This writer finds the bed of lust and sensuality which Solomon built for himself and his thousand women to be utterly unsuitable as a symbol of any thing whatever, either holy, sacred or desirable. Yes, we are familiar with the plea on Solomon's behalf that his marriages were customary, accepted by the people of that day, political in nature, aids in establishing the security of his kingdom, etc., etc., - although we do not accept that as a sufficient justification of his seven hundred wives, we shall waive that view for a moment; but what about those three hundred concubines? We have never heard, nor can we even imagine, any explanation of these on any other valid basis than that of Solomon's excessive licentiousness.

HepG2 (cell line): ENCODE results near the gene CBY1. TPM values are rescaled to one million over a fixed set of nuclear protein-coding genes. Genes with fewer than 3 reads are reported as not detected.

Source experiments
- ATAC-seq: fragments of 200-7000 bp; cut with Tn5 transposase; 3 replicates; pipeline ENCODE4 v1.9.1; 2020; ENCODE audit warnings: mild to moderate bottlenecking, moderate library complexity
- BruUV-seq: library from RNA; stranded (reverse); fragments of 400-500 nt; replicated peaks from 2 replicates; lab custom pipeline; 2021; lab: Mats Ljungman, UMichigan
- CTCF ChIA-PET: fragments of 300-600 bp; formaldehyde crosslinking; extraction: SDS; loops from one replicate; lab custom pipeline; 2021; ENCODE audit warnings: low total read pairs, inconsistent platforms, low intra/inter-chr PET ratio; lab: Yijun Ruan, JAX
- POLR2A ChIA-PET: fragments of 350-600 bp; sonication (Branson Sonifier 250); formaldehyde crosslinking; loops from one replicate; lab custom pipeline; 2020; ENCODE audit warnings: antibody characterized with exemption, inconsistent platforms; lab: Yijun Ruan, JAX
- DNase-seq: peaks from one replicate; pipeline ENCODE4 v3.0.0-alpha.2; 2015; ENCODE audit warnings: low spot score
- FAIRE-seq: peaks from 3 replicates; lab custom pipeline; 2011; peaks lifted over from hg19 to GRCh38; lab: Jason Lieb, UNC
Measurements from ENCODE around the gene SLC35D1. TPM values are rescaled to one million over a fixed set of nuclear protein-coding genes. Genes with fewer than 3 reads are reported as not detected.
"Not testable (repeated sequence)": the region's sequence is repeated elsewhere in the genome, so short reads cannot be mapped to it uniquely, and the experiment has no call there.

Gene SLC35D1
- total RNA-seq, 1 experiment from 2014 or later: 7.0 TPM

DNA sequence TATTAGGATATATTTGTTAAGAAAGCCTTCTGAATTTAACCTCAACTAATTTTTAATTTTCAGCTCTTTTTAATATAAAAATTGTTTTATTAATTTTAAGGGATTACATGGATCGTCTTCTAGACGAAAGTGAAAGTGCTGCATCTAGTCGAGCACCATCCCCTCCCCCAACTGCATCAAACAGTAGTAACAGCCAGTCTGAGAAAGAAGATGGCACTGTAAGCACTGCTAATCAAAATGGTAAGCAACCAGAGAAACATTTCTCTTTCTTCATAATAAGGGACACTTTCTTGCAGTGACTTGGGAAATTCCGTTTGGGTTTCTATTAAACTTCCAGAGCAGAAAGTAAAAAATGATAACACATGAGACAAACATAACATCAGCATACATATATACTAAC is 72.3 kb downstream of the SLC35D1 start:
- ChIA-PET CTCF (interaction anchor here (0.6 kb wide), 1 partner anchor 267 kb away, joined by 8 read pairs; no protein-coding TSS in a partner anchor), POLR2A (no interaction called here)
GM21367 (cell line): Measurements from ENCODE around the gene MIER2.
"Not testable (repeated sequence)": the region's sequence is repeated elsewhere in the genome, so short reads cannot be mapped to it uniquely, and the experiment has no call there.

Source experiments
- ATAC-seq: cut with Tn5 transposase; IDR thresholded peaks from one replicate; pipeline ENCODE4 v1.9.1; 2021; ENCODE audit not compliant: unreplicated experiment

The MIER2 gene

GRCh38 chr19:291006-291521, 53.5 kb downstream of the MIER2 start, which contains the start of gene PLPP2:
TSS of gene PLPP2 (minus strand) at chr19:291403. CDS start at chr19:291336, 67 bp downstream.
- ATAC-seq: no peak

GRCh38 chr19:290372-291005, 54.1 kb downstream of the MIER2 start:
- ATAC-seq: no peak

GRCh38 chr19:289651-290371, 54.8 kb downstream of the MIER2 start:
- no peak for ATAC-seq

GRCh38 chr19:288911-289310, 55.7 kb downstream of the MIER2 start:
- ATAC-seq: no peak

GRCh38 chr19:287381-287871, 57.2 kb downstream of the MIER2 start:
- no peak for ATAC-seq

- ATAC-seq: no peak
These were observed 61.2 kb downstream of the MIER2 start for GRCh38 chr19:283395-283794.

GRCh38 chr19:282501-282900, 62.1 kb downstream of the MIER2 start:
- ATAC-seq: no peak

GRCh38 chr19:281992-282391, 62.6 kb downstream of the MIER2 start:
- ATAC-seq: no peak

Solomon in all his pompous glory appears in these verses as an effective type of the devil himself and the temptations by which the evil one seeks to destroy souls.
Coffman's Commentaries reproduced by permission of Abilene Christian University Press, Abilene, Texas, USA. All other rights reserved.
Coffman, James Burton. "Commentary on Song of Solomon 3". "Coffman's Commentaries on the Bible". https://www.studylight.org/